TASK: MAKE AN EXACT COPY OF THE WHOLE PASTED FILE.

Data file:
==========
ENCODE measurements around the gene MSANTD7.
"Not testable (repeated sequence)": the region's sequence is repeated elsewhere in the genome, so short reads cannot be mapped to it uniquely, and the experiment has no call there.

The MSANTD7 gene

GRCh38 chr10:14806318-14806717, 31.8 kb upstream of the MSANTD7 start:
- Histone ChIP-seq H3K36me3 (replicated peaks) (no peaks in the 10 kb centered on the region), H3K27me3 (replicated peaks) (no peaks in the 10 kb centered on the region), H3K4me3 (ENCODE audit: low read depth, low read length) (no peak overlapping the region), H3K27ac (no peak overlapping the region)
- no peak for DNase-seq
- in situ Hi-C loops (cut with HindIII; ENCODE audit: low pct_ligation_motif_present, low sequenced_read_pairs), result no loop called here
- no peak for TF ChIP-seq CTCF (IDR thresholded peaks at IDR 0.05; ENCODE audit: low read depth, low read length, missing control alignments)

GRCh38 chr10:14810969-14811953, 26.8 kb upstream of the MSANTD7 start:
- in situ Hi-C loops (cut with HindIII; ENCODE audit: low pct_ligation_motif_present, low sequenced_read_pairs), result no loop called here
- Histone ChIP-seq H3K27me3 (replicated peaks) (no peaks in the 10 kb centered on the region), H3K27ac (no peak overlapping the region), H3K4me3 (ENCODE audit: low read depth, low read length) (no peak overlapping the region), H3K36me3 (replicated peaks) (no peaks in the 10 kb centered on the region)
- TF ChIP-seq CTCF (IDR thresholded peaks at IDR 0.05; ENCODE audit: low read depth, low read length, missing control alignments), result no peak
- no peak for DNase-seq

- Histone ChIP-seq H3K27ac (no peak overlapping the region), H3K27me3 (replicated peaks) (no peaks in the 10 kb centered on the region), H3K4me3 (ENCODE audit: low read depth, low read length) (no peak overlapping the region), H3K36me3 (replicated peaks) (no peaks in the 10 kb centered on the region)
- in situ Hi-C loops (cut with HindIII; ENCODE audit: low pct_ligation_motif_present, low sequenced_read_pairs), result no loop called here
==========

ENCODE measurements around the gene MSANTD7.
"Not testable (repeated sequence)": the region's sequence is repeated elsewhere in the genome, so short reads cannot be mapped to it uniquely, and the experiment has no call there.

The MSANTD7 gene

GRCh38 chr10:14806318-14806717, 31.8 kb upstream of the MSANTD7 start:
- Histone ChIP-seq H3K36me3 (replicated peaks) (no peaks in the 10 kb centered on the region), H3K27me3 (replicated peaks) (no peaks in the 10 kb centered on the region), H3K4me3 (ENCODE audit: low read depth, low read length) (no peak overlapping the region), H3K27ac (no peak overlapping the region)
- no peak for DNase-seq
- in situ Hi-C loops (cut with HindIII; ENCODE audit: low pct_ligation_motif_present, low sequenced_read_pairs), result no loop called here
- no peak for TF ChIP-seq CTCF (IDR thresholded peaks at IDR 0.05; ENCODE audit: low read depth, low read length, missing control alignments)

GRCh38 chr10:14810969-14811953, 26.8 kb upstream of the MSANTD7 start:
- in situ Hi-C loops (cut with HindIII; ENCODE audit: low pct_ligation_motif_present, low sequenced_read_pairs), result no loop called here
- Histone ChIP-seq H3K27me3 (replicated peaks) (no peaks in the 10 kb centered on the region), H3K27ac (no peak overlapping the region), H3K4me3 (ENCODE audit: low read depth, low read length) (no peak overlapping the region), H3K36me3 (replicated peaks) (no peaks in the 10 kb centered on the region)
- TF ChIP-seq CTCF (IDR thresholded peaks at IDR 0.05; ENCODE audit: low read depth, low read length, missing control alignments), result no peak
- no peak for DNase-seq

- Histone ChIP-seq H3K27ac (no peak overlapping the region), H3K27me3 (replicated peaks) (no peaks in the 10 kb centered on the region), H3K4me3 (ENCODE audit: low read depth, low read length) (no peak overlapping the region), H3K36me3 (replicated peaks) (no peaks in the 10 kb centered on the region)
- in situ Hi-C loops (cut with HindIII; ENCODE audit: low pct_ligation_motif_present, low sequenced_read_pairs), result no loop called here